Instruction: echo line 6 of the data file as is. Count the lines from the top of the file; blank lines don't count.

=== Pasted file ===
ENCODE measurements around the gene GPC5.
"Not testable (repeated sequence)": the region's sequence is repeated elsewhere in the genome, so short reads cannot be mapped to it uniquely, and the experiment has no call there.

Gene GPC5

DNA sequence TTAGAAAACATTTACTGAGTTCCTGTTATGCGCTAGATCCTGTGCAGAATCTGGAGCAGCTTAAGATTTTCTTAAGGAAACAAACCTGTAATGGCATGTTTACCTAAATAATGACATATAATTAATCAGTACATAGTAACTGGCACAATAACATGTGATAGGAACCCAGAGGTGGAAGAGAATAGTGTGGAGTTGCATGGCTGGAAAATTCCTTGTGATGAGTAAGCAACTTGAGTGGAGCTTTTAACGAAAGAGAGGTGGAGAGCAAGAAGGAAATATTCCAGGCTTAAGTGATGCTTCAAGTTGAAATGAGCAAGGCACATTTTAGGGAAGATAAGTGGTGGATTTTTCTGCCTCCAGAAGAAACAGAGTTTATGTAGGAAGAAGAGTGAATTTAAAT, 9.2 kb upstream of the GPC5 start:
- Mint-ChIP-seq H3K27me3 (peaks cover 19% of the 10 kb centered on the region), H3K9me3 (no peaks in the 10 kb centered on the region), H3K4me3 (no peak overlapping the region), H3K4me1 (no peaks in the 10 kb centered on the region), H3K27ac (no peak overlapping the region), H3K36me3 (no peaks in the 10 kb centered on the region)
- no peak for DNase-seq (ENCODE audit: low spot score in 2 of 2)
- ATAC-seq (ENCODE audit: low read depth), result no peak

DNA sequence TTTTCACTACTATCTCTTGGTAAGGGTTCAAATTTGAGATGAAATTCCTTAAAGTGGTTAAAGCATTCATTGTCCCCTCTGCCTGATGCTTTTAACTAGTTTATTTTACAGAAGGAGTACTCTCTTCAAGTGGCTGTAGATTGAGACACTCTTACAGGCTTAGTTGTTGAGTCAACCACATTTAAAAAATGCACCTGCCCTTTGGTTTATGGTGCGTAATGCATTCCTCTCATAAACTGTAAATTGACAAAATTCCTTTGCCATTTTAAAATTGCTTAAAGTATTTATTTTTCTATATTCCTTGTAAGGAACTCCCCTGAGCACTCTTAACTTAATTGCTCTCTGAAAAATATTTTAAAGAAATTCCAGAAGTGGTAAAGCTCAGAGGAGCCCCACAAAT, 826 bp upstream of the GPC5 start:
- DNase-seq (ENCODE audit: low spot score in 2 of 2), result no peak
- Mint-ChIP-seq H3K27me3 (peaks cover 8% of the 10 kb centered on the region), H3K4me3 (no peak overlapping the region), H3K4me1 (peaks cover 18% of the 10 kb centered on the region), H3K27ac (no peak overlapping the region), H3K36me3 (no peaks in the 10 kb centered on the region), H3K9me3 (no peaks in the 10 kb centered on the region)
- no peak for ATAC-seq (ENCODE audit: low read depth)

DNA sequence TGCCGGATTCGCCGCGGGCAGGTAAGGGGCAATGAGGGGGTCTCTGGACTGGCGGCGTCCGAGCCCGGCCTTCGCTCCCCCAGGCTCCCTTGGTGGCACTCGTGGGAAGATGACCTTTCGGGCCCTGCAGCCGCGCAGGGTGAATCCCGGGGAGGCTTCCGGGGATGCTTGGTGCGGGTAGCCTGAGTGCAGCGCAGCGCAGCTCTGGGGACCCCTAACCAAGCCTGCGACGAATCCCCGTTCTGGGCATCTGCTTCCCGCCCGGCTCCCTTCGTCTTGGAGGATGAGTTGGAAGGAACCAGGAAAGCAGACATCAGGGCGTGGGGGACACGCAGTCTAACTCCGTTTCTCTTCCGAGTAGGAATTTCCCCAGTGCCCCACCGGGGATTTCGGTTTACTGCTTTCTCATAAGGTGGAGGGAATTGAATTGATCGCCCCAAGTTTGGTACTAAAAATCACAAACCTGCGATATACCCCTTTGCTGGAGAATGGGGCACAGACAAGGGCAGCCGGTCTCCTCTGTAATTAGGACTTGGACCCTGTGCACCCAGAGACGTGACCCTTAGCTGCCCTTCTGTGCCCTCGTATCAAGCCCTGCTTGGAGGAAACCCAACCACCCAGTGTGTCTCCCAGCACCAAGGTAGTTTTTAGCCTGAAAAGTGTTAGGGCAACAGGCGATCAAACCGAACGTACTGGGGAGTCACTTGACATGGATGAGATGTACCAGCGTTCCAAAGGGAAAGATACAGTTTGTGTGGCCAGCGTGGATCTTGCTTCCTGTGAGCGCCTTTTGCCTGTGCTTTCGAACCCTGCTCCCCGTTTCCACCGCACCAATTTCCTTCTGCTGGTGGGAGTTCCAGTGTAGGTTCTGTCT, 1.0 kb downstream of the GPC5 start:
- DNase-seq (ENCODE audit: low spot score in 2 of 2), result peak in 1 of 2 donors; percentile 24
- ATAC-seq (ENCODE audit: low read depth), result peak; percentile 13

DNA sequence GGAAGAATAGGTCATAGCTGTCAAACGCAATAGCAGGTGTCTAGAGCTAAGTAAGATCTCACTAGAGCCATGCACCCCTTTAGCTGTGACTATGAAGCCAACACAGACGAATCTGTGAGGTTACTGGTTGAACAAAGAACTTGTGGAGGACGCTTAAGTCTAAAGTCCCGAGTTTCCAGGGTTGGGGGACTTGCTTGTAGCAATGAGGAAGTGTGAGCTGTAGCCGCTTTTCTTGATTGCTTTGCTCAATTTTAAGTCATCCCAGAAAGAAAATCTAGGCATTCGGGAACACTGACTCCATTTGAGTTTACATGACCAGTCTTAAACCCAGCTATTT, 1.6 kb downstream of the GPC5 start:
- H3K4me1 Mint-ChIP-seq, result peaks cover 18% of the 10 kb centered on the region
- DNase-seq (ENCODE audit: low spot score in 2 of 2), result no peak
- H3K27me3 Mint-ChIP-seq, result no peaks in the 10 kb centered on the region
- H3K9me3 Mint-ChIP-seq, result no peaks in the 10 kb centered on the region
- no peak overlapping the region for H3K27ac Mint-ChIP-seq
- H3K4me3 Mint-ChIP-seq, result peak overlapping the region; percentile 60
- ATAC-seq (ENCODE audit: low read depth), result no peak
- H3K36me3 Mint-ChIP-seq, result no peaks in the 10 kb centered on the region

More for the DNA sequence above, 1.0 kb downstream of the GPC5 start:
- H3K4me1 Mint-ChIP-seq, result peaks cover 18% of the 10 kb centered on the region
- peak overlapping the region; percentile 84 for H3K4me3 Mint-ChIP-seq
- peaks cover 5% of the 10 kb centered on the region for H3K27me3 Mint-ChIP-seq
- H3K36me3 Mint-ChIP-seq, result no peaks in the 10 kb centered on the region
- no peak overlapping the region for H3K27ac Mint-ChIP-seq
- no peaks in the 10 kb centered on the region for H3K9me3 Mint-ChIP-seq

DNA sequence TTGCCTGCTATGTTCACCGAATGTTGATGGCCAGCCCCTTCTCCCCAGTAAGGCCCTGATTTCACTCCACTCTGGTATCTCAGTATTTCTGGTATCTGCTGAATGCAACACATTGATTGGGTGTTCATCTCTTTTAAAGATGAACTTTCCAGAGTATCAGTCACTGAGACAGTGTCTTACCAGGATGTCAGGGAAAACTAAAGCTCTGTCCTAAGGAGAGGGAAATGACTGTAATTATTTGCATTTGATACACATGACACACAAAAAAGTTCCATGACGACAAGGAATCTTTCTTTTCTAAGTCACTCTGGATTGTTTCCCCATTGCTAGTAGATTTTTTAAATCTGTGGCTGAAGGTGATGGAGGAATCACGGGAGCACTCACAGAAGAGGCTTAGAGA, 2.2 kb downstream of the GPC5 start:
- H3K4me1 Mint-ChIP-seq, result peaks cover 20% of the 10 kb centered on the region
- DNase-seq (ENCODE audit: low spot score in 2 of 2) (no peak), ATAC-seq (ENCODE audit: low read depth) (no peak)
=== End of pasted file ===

- no peak for DNase-seq (ENCODE audit: low spot score in 2 of 2)